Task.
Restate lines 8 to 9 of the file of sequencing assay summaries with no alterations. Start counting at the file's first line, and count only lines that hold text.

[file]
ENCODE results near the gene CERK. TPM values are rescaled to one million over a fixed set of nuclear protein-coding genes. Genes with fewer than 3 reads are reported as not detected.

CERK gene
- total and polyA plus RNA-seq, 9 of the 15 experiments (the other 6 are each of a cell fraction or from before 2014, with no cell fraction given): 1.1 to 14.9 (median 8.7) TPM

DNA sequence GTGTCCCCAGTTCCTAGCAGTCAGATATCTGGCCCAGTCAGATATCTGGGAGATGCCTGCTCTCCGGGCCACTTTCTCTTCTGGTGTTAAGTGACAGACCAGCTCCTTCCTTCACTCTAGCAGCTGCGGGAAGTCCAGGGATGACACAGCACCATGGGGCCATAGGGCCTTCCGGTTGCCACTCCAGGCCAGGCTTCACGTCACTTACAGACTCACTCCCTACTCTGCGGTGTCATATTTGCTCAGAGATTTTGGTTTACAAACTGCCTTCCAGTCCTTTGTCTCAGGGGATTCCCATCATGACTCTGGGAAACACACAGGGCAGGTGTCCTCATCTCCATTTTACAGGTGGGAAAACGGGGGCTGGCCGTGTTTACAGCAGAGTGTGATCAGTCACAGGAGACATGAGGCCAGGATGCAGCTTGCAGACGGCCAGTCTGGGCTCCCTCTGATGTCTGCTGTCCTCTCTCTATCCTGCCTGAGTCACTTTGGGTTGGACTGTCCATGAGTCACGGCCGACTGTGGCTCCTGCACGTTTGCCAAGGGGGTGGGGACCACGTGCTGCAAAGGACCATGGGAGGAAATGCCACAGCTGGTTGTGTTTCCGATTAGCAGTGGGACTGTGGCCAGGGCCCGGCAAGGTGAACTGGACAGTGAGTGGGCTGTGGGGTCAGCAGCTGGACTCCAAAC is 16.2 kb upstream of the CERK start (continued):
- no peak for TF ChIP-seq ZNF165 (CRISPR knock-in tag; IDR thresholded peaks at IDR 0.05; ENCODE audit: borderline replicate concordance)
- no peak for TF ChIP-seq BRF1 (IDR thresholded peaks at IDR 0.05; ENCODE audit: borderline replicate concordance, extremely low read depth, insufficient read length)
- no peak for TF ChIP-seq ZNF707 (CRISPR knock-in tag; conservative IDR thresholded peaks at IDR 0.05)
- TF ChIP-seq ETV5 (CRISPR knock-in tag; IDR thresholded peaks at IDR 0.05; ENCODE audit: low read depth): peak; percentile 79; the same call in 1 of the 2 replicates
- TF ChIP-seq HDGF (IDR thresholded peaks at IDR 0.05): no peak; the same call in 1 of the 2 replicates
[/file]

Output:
- TF ChIP-seq ETV5 (CRISPR knock-in tag; IDR thresholded peaks at IDR 0.05; ENCODE audit: low read depth): peak; percentile 79; the same call in 1 of the 2 replicates
- TF ChIP-seq HDGF (IDR thresholded peaks at IDR 0.05): no peak; the same call in 1 of the 2 replicates